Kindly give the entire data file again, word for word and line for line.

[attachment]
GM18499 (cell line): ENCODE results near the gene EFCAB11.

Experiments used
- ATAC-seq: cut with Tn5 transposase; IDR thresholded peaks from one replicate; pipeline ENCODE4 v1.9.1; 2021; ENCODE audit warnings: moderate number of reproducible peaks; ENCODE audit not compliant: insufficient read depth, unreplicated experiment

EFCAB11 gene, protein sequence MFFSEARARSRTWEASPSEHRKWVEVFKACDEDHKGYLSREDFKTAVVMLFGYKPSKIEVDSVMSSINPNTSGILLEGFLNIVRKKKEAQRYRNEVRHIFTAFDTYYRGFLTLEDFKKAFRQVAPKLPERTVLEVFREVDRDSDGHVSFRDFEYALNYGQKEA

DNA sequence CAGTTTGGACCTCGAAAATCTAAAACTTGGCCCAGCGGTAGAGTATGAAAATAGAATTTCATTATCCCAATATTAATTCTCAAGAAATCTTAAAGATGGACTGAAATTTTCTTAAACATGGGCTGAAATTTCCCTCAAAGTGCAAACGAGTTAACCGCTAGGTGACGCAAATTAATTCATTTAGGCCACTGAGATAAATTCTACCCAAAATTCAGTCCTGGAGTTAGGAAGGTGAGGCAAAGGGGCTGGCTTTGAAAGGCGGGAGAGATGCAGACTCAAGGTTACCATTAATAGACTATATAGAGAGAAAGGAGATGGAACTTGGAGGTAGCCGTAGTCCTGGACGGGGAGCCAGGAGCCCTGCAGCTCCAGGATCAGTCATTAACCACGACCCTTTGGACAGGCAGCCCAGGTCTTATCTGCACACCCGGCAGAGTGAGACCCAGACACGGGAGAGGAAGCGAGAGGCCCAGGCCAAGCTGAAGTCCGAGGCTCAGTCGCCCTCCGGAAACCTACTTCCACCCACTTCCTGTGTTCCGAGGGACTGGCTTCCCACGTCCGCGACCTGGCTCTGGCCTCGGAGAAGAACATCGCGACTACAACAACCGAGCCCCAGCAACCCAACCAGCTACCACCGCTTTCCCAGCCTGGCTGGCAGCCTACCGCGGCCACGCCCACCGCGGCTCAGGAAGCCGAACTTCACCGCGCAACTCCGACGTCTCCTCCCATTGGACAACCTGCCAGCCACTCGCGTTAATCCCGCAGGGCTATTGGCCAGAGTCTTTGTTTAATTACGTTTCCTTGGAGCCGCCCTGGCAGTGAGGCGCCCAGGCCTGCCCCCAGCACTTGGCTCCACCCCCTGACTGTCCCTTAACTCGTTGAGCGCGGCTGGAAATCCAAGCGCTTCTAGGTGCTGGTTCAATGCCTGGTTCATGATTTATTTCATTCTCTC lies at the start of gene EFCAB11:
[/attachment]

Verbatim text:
GM18499 (cell line): ENCODE results near the gene EFCAB11.

Experiments used
- ATAC-seq: cut with Tn5 transposase; IDR thresholded peaks from one replicate; pipeline ENCODE4 v1.9.1; 2021; ENCODE audit warnings: moderate number of reproducible peaks; ENCODE audit not compliant: insufficient read depth, unreplicated experiment

EFCAB11 gene, protein sequence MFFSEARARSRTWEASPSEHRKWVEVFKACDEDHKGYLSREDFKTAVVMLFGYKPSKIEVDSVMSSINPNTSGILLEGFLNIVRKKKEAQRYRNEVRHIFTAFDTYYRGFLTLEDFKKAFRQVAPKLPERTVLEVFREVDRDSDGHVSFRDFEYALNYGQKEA

DNA sequence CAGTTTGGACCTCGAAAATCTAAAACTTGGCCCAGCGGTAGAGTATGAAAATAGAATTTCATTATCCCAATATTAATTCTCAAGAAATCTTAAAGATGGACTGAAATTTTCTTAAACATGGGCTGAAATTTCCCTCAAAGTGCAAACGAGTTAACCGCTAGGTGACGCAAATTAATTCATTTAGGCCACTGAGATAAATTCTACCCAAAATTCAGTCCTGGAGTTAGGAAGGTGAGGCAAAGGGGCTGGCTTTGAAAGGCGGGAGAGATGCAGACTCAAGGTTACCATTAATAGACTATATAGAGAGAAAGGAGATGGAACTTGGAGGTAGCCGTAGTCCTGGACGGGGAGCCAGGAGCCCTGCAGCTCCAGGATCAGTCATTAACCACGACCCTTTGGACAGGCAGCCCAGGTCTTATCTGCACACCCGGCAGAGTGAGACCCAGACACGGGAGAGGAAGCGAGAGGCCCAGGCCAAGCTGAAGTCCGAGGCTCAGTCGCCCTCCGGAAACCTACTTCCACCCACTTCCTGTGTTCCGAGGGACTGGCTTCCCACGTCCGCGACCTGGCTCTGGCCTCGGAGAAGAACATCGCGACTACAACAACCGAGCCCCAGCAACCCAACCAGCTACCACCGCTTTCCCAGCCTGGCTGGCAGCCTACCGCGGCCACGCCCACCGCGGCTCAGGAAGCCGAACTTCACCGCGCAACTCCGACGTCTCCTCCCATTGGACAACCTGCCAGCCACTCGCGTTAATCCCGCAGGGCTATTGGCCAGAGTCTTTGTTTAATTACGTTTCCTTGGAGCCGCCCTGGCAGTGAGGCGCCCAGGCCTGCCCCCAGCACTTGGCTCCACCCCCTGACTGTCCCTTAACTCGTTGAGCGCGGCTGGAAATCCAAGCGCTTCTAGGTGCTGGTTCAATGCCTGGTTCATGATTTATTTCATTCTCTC lies at the start of gene EFCAB11: